THURSDAY, Aug. 12, 2021 (HealthDay News) — In 2019, there were 1,173 cases of domestic arboviral disease, of which 83 percent were West Nile virus (WNV) disease cases, according to research published in the Aug. 13 issue of the U.S. Centers for Disease Control and Prevention Morbidity and Mortality Weekly Report.

Grace M. Vahey, D.V.M., from the CDC in Atlanta, and colleagues summarized surveillance data for nationally notifiable domestic arboviruses reported to the CDC for 2019.

The researchers note that 1,173 cases of domestic arboviral disease were reported in 2019 for 47 states and the District of Columbia, including 971 (83 percent) WNV disease cases. Sixty-five percent of the WNV disease cases were classified as neuroinvasive disease, for a national incidence of 0.19 cases per 100,000, which was 53 percent lower than the median annual incidence during the period of 2009 to 2018. Compared with any previous year, there were more Powassan and eastern equine encephalitis virus disease cases reported in 2019. In patients with aseptic meningitis or encephalitis, health care providers should consider arboviral infections, perform recommended diagnostic testing, and report cases to public health authorities.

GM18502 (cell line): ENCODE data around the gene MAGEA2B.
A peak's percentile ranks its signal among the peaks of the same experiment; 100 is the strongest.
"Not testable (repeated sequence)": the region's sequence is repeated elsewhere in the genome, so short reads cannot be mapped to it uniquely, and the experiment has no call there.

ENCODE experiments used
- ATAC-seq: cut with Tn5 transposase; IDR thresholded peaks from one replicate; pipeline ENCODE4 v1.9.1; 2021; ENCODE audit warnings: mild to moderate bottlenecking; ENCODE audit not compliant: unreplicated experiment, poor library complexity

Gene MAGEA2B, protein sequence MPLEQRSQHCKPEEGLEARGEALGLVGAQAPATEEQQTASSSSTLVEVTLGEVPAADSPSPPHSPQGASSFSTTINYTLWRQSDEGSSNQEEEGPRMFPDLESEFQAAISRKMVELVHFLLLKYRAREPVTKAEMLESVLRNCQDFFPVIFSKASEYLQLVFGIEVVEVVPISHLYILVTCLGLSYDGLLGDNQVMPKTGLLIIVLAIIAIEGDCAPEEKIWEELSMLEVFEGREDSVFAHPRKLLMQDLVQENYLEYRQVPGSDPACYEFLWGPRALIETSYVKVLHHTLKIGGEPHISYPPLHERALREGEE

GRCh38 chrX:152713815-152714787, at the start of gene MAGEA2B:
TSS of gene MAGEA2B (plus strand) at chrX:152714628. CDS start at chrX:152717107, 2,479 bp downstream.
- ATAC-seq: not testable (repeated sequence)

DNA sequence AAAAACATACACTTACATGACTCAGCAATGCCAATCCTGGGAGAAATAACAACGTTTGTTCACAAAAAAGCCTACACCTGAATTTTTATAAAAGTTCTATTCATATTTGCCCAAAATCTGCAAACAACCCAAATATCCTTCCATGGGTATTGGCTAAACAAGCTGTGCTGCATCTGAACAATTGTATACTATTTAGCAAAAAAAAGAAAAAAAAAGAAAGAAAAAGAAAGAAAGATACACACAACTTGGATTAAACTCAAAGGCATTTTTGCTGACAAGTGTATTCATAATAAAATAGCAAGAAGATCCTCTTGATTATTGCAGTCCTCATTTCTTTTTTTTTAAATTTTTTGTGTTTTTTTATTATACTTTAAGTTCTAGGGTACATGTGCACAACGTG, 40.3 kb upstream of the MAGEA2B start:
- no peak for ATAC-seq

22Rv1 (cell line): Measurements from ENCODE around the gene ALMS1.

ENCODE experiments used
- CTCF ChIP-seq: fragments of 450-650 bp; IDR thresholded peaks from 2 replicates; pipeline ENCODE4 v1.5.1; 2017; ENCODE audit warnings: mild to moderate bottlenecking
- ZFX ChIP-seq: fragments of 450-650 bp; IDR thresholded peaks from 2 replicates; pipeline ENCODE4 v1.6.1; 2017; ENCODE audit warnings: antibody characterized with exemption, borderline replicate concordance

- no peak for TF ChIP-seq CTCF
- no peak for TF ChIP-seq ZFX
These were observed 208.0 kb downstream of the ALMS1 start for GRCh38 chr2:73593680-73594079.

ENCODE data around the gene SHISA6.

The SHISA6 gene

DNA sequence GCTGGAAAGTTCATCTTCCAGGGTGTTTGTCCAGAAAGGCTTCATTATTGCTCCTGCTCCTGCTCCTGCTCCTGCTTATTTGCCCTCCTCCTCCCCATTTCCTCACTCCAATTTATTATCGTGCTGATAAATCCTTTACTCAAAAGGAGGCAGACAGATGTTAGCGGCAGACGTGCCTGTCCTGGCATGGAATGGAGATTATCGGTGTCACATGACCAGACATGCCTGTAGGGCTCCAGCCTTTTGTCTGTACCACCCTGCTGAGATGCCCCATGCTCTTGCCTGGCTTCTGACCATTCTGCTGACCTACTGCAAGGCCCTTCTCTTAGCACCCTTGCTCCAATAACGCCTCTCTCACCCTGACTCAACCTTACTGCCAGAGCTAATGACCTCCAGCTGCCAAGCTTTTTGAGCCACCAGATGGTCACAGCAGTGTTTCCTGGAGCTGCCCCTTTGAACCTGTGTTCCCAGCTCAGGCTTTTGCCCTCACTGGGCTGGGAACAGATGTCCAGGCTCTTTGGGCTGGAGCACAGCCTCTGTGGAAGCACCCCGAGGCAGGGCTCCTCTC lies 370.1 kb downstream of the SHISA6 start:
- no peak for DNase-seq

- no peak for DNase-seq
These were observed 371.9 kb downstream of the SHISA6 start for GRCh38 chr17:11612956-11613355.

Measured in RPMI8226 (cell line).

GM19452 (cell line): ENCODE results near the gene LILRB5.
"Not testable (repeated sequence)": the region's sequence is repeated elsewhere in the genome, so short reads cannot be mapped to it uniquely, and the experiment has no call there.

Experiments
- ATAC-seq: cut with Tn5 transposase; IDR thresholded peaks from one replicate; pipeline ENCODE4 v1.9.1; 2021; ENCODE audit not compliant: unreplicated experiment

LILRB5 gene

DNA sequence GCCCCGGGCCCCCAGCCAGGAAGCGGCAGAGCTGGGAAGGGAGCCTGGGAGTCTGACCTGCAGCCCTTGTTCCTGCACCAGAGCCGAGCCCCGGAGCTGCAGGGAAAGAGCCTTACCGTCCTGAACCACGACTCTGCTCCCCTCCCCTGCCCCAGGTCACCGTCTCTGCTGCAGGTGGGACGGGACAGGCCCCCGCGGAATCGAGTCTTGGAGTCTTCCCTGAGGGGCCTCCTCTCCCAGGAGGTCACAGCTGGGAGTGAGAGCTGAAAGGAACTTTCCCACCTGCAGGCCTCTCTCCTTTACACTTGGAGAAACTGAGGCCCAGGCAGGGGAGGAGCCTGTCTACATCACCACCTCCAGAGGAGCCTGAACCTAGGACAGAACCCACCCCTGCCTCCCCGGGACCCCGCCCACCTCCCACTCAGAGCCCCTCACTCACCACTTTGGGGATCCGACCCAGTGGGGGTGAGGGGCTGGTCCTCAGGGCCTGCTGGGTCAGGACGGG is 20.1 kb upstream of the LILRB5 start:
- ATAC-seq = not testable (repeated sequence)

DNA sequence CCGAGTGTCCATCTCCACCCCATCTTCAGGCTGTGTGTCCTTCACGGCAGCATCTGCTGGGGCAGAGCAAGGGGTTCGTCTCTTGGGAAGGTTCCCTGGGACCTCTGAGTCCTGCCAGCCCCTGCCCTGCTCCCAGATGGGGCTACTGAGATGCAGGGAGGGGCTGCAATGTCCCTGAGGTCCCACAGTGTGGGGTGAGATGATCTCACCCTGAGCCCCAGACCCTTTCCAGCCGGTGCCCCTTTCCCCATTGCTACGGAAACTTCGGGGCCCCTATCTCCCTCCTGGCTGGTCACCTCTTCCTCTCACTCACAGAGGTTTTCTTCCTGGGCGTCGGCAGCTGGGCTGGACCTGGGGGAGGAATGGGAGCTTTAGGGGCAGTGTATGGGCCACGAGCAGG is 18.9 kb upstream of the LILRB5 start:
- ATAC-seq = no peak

“Because human vaccines against domestic arboviruses are not available, prevention depends on community and household efforts to reduce vector populations (e.g., applying insecticides and reducing breeding sites), use of personal protective measures to decrease mosquito and tick exposures (e.g., repellents and protective clothing), and blood donation screening to minimize alternative routes of transmission,” the authors write.

Abstract/Full Text

Copyright © 2021 HealthDay. All rights reserved.